Lazy eyes listen
US President Joe Biden has signed into law the country’s largest-ever military budget. The $886.3 billion bill increases salaries for American troops while providing only a quarter of the military aid requested by Ukraine.
On Friday, Biden signed the 2024 National Defence Authorization Act (NDAA), which was enacted by Congress with bipartisan backing last week. The bill, at $886.3 billion, gives the Pentagon 3% more money than last year’s NDAA, which was $858 billion at the time.
Despite “concerns” about the bill’s substance, Biden stated he signed it. He criticised clauses that compel the White House to use US government funds to transfer detainees from Guantánamo Bay to prisons in the US or other countries, as well as measures that require the White House to use US government funds to transfer detainees from Guantánamo Bay to prisons in the US or other nations
The bill also extends until April the authorization of Section 702 of the Foreign Intelligence Surveillance Act. Despite the FBI admitting to using it to illegally spy American citizens more than 280,000 times in 2020 and 2021, the statute authorises US intelligence services to conduct warrantless surveillance of international communications. Several Democrats and Republicans opposed the reauthorization, with Democratic Senator Ron Wyden protesting earlier this month that it was slipped into the NDAA “without a vote or debate.”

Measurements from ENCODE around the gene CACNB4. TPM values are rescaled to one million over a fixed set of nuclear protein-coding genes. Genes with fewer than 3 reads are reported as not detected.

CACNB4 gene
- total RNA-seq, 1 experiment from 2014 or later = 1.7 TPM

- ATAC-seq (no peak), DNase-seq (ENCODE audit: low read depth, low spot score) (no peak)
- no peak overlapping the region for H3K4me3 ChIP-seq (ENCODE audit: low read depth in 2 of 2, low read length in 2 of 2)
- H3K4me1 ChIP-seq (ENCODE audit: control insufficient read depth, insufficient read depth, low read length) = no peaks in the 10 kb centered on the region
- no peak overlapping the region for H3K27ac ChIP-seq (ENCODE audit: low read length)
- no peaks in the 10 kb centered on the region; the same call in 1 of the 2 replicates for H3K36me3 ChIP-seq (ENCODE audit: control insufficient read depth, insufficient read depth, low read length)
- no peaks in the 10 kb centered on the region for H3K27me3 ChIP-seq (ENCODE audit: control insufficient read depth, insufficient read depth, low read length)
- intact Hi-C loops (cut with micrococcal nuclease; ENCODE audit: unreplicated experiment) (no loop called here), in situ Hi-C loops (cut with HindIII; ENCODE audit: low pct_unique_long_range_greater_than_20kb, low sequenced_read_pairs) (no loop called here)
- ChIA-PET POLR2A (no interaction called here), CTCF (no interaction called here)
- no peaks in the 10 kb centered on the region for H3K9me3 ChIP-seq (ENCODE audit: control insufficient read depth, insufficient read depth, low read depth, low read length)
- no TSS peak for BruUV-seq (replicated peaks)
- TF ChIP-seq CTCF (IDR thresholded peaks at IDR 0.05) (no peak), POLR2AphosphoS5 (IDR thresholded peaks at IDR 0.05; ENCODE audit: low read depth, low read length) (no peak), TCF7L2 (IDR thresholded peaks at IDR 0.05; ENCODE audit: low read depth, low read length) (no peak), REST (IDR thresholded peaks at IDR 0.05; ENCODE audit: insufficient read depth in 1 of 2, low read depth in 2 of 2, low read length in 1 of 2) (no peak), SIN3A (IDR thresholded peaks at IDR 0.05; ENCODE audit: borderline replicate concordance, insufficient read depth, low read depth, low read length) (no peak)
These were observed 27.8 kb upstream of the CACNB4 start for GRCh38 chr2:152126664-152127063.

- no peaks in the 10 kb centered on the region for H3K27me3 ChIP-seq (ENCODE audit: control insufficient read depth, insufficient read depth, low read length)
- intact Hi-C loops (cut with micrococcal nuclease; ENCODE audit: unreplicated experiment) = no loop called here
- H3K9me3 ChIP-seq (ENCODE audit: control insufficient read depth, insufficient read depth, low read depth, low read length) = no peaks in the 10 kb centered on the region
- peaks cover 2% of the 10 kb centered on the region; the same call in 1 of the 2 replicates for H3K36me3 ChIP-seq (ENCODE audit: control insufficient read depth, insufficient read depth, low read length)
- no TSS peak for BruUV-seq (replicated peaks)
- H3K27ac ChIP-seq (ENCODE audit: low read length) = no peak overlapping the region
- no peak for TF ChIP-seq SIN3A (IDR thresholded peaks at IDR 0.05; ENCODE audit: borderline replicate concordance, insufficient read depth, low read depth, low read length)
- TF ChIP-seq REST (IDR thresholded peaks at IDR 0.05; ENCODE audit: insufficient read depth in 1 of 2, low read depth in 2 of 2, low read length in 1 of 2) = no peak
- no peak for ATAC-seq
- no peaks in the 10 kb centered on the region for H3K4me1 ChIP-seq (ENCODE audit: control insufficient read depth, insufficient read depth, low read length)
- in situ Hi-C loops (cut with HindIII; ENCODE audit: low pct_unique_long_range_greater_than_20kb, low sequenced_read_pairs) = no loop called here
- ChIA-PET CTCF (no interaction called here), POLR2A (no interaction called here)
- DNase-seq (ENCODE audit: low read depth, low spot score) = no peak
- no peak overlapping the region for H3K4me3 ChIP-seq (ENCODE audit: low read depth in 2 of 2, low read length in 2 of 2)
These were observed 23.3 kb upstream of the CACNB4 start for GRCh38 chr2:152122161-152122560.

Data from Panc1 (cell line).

The NDAA includes $300 million in military aid for Ukraine over the next year, which the Pentagon intends to spend on private contractors to procure weaponry and ammunition for Kiev. This programme, known as the Ukraine Security Assistance Initiative, is one of the methods that Biden has supported.
However, $300 million falls well short of the $61 billion in direct military help pledged by Biden to Ukrainian President Vladimir Zelensky as part of a separate $105 billion budget measure. Republicans have threatened to prevent the bill’s passage unless Biden includes significant revisions to immigration law as well as measures to strengthen border security.
The United States now spends more than twice as much on defence as it did 20 years ago. Former President Barack Obama is the first recent US leader to have reduced military spending, reducing the Pentagon’s budget from $752 billion in 2011 to $633 billion in 2015.